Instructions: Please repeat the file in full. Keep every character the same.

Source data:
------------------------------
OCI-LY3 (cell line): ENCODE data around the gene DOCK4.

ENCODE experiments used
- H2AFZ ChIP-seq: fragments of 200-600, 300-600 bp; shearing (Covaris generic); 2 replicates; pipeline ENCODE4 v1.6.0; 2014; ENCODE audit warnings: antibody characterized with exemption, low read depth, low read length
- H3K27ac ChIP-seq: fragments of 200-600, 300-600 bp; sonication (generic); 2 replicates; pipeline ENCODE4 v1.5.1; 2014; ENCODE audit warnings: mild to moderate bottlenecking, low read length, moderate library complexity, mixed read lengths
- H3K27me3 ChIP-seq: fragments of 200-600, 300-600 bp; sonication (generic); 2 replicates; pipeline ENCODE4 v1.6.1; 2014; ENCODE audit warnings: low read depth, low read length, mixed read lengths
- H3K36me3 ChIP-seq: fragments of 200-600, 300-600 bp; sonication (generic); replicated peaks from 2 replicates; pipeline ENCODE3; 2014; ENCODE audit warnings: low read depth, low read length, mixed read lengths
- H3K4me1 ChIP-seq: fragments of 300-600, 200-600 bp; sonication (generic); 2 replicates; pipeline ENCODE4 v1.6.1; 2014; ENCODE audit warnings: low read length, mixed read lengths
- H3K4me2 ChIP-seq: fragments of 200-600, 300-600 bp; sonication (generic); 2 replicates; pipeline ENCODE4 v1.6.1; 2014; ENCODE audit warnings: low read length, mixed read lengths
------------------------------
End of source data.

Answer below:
OCI-LY3 (cell line): ENCODE data around the gene DOCK4.

ENCODE experiments used
- H2AFZ ChIP-seq: fragments of 200-600, 300-600 bp; shearing (Covaris generic); 2 replicates; pipeline ENCODE4 v1.6.0; 2014; ENCODE audit warnings: antibody characterized with exemption, low read depth, low read length
- H3K27ac ChIP-seq: fragments of 200-600, 300-600 bp; sonication (generic); 2 replicates; pipeline ENCODE4 v1.5.1; 2014; ENCODE audit warnings: mild to moderate bottlenecking, low read length, moderate library complexity, mixed read lengths
- H3K27me3 ChIP-seq: fragments of 200-600, 300-600 bp; sonication (generic); 2 replicates; pipeline ENCODE4 v1.6.1; 2014; ENCODE audit warnings: low read depth, low read length, mixed read lengths
- H3K36me3 ChIP-seq: fragments of 200-600, 300-600 bp; sonication (generic); replicated peaks from 2 replicates; pipeline ENCODE3; 2014; ENCODE audit warnings: low read depth, low read length, mixed read lengths
- H3K4me1 ChIP-seq: fragments of 300-600, 200-600 bp; sonication (generic); 2 replicates; pipeline ENCODE4 v1.6.1; 2014; ENCODE audit warnings: low read length, mixed read lengths
- H3K4me2 ChIP-seq: fragments of 200-600, 300-600 bp; sonication (generic); 2 replicates; pipeline ENCODE4 v1.6.1; 2014; ENCODE audit warnings: low read length, mixed read lengths